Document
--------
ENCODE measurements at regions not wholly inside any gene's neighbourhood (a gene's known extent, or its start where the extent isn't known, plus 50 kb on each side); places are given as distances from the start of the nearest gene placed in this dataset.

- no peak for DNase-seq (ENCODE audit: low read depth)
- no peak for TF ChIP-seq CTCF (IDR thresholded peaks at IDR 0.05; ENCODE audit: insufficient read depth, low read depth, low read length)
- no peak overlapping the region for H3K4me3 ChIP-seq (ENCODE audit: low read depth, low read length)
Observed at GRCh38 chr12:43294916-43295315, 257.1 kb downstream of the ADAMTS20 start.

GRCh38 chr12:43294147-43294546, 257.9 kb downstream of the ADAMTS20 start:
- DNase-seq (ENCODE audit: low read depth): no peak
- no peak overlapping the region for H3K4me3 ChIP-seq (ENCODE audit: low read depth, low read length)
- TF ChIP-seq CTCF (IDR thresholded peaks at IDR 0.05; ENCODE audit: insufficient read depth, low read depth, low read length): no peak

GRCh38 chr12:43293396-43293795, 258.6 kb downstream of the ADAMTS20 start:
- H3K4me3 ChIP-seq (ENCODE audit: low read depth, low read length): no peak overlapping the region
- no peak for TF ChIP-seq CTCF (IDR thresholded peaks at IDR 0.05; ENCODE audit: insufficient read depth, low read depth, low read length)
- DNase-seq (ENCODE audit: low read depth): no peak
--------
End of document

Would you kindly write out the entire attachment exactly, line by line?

ENCODE measurements at regions not wholly inside any gene's neighbourhood (a gene's known extent, or its start where the extent isn't known, plus 50 kb on each side); places are given as distances from the start of the nearest gene placed in this dataset.

- no peak for DNase-seq (ENCODE audit: low read depth)
- no peak for TF ChIP-seq CTCF (IDR thresholded peaks at IDR 0.05; ENCODE audit: insufficient read depth, low read depth, low read length)
- no peak overlapping the region for H3K4me3 ChIP-seq (ENCODE audit: low read depth, low read length)
Observed at GRCh38 chr12:43294916-43295315, 257.1 kb downstream of the ADAMTS20 start.

GRCh38 chr12:43294147-43294546, 257.9 kb downstream of the ADAMTS20 start:
- DNase-seq (ENCODE audit: low read depth): no peak
- no peak overlapping the region for H3K4me3 ChIP-seq (ENCODE audit: low read depth, low read length)
- TF ChIP-seq CTCF (IDR thresholded peaks at IDR 0.05; ENCODE audit: insufficient read depth, low read depth, low read length): no peak

GRCh38 chr12:43293396-43293795, 258.6 kb downstream of the ADAMTS20 start:
- H3K4me3 ChIP-seq (ENCODE audit: low read depth, low read length): no peak overlapping the region
- no peak for TF ChIP-seq CTCF (IDR thresholded peaks at IDR 0.05; ENCODE audit: insufficient read depth, low read depth, low read length)
- DNase-seq (ENCODE audit: low read depth): no peak